A LEADING scientist has slammed so called pioneering technology used by Harrow Council - saying that believing it works is like believing in fairy tales.
Professor Lacerda, a lecturer at Stockholm University, Sweden, has been leading research in to lie detector tests, used by the council to oust benefit fraudsters.
The phonetics expert has been leading research in his field for more than 30 years and he says the equipment is a complete waste of money that relies solely on psychological impact, not technology.
He feels it could lead to law abiding citizens being falsely persecuted and is no more likely to find the fraudsters.
He said: "The whole thing that this system is producing is a psychological affect. It impacts on how people behave, yet no one has tested to see whether the same impact would be produced by pretending they were being tested by a lie detector test.
"It would produce the same results and would have saved thousands of pounds in useless technology and more in training.
"The way the system works is it picks up on stresses in the voice or changes in pitch but neither of these things actually make people liars. It is completely unreliable.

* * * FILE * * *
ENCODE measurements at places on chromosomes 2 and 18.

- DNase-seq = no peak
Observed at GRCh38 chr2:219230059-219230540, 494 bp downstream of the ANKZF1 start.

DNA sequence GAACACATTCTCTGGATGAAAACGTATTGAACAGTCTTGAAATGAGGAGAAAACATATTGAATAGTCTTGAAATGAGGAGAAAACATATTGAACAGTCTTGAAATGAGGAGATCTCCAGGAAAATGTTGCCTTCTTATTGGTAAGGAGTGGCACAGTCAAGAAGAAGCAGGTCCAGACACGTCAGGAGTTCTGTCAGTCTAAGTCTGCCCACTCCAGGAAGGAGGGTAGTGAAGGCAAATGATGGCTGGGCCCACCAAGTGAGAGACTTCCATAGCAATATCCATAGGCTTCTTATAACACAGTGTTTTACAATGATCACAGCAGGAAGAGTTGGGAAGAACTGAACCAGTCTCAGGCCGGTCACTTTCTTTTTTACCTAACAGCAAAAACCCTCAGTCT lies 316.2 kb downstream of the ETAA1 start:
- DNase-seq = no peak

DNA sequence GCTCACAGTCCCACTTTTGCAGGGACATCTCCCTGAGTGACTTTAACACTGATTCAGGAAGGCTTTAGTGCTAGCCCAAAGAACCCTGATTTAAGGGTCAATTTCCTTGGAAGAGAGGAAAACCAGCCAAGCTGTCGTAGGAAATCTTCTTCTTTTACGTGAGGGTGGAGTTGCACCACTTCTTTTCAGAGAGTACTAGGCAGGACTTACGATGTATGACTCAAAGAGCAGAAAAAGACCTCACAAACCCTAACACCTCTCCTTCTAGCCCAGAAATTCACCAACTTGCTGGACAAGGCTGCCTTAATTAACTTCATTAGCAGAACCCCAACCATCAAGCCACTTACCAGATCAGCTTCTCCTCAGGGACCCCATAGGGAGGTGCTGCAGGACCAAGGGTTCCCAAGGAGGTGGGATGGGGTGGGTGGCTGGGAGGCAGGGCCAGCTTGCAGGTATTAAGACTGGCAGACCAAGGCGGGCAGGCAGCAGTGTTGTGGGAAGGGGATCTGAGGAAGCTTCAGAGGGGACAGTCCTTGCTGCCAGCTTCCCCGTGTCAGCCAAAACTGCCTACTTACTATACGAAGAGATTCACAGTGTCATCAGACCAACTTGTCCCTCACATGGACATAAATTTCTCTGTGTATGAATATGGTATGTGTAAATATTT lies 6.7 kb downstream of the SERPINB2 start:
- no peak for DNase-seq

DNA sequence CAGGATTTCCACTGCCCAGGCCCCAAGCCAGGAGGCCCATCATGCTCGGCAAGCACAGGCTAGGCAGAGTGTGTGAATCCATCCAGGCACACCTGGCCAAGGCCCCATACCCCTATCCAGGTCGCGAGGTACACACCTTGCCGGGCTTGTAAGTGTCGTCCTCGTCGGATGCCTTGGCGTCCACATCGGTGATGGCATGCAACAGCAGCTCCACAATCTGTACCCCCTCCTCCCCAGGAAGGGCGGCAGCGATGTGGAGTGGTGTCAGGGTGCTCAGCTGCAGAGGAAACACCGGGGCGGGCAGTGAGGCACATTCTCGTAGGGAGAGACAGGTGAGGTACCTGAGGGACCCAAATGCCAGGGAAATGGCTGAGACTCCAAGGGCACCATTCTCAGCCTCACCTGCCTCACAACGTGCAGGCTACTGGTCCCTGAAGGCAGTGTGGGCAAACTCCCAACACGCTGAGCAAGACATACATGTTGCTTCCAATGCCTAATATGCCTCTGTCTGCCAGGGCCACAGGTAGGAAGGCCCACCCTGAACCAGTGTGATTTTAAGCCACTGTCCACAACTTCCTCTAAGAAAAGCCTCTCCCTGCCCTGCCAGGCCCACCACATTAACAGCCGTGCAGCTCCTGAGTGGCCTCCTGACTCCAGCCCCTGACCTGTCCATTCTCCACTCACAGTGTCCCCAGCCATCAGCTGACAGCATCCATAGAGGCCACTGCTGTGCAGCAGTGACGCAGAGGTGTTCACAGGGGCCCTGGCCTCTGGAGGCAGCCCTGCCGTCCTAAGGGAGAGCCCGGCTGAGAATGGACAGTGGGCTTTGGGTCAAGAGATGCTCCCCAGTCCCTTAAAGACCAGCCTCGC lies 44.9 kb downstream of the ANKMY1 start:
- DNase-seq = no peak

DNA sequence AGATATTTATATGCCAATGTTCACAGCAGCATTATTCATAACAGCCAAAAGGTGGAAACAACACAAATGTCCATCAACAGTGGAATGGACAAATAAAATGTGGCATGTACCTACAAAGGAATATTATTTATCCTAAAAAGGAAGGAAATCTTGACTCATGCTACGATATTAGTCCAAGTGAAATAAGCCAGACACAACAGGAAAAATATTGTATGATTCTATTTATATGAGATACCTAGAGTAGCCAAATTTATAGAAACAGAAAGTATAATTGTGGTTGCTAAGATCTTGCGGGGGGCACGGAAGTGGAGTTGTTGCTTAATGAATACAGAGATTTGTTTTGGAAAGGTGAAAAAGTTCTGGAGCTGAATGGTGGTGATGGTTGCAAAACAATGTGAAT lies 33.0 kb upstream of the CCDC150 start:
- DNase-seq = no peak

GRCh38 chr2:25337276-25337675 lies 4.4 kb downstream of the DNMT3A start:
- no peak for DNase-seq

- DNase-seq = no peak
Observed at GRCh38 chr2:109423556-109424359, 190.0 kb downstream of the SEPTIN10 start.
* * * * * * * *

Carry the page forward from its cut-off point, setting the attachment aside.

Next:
"There could be noise in the background which sets off the equipment which will inevitably trigger an expectation in the member of staff taking the call.
"It's very dangerous. I personally think staff might as well flip a coin prior to the call and make a decision based on that. Because, quite frankly, believing in this is just as silly as believing in fairy tales."
The lie detector tests have now been rolled out across the country after Harrow piloted the scheme more than a year ago.
Staff who take calls on benefits let the resident know they are being monitored by the equipment before going through a 30 minute questioning process.
The equipment is said to pick up on stress levels in the callers voice, which allows staff to assess if the person is considered to be a low or high risk case of fraud.
High risk callers are followed up, and Harrow Council say this has saved them more than £700,000 in false benefit claims.
Councillor Paul Osborn (Con), responsible for communication at the council said: "I have to say that when it was first suggested to us I too was a bit wary of the technology, but this system is part of a whole process.
"If it didn't work then we would be chasing loads of people who aren't trying to claim more than they're entitled to and we would be losing money on those that are.
"This simply isn't the case. There is an argument for saying that pathological liars would be calm under pressure and there would be no detection of stress in their calls for benefit claims. But most people aren't pathological liars and this research can't argue with the fact that we have saved a lot of money."